Pediatrics / Children's Health

Everything you need to know about reusable diapers

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Reusable diapers are those that people can wash or send to a diaper service for a clean replacement.

Parents and caregivers may choose reusable diapers for many reasons, including concerns about waste, a desire to avoid exposing the infant to the chemicals in some disposable diapers, and beliefs that reusable diapers are better for infants’ sensitive skin.

In this article, learn more about reusable diapers, including the health benefits, potential risks, and some other sustainable options.

a baby wearing a cloth reusable diaperShare on PinterestCloth diapers are common forms of reusable diaper.

Reusable diapers come in many forms. The simplest option is a cloth diaper with safety pins that keep the moveable parts of the diaper together.

The older cloth options tend to require complex folding and a considerable amount of time to assemble, so many people choose premade cloth diapers with inserts and snaps.

Some diaper services launder cloth diapers, then return a weekly or monthly supply of clean, recycled diapers.

Parents and caregivers may also choose to wash cloth diapers at home. Some people use a combination of reusable and disposable diapers for convenience, while others rely exclusively on reusable options.

There may be some health benefits associated with using reusable diapers, especially for infants with skin conditions such as eczema. For example:

  • The infant can feel when the diaper is wet, which may support early potty training.
  • Depending on the type of diaper, the infant may have less exposure to harmful chemicals, including pesticides and fragrances. For example, organic cotton diapers are pesticide-free.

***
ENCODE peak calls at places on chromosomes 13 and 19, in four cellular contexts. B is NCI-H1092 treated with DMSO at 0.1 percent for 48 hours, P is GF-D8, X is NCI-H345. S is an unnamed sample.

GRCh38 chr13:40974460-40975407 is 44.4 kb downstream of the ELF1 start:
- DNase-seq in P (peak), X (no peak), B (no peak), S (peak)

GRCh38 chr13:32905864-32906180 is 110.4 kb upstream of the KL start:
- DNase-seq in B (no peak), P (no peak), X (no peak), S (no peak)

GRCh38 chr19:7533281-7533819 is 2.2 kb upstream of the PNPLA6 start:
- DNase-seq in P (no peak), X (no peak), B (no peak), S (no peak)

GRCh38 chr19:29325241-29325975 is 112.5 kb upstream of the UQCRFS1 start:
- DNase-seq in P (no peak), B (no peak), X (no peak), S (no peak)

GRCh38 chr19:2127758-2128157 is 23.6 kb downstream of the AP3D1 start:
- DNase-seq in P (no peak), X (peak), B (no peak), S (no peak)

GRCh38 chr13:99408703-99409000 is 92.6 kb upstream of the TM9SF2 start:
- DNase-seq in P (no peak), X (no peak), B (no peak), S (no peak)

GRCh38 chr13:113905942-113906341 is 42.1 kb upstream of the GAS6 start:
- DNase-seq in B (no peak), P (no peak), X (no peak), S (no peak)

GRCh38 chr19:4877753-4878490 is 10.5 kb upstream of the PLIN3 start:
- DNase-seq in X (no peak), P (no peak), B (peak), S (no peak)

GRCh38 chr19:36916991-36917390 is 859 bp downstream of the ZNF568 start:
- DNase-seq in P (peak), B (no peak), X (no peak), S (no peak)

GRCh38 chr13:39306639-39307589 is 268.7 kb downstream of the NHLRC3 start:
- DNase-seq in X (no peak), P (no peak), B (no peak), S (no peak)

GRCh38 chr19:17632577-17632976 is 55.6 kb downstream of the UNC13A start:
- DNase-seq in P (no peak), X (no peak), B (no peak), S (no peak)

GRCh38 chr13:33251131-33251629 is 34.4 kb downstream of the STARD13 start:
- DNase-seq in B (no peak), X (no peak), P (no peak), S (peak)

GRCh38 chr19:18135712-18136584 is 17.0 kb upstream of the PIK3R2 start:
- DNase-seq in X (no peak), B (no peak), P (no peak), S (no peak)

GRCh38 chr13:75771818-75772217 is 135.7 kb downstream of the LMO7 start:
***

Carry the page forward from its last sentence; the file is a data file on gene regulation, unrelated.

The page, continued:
• Cloth diapers may be more breathable, which can help reduce skin irritation.
  • Infants with allergies may have skin reactions to certain fabrics or chemicals in disposable diapers. Switching to cloth diapers, or using disposable diapers less often, may reduce exposure to allergens and other irritants.

Many parents and caregivers choose cloth diapers because of concerns about sustainability, waste, or the environment. However, research does not clearly support one option as the environmentally superior choice.

Some people even believe that the cost of manufacturing cotton diapers and repeatedly washing them is as bad or worse for the environment as filling landfills with diapers.

However, little scientific research has compared cloth diapers with disposable diapers, and most studies on the topic are very outdated.

In 1989, the American Public Health Association published a warning about the environmental perils of filling landfills with diapers. This came after the discovery that diapers accounted for 3 million tons of waste per year in the United States alone.

Research from 2008, meanwhile, highlighted the carbon footprint of disposable diaper production and reusable diaper cleaning.

The study revealed that disposable diapers had a climate change impact of about 550 kilograms (kg) of carbon dioxide equivalents over the 2.5 years that infants typically need them. The impact of reusable diapers was slightly higher, at 570 kg of carbon dioxide equivalents.

However, the study authors note that the impact of reusable diapers depends on how a person washes them. For example, washing them in full loads and hanging them to dry, rather than using a clothes drier, could reduce the environmental impact by 16%.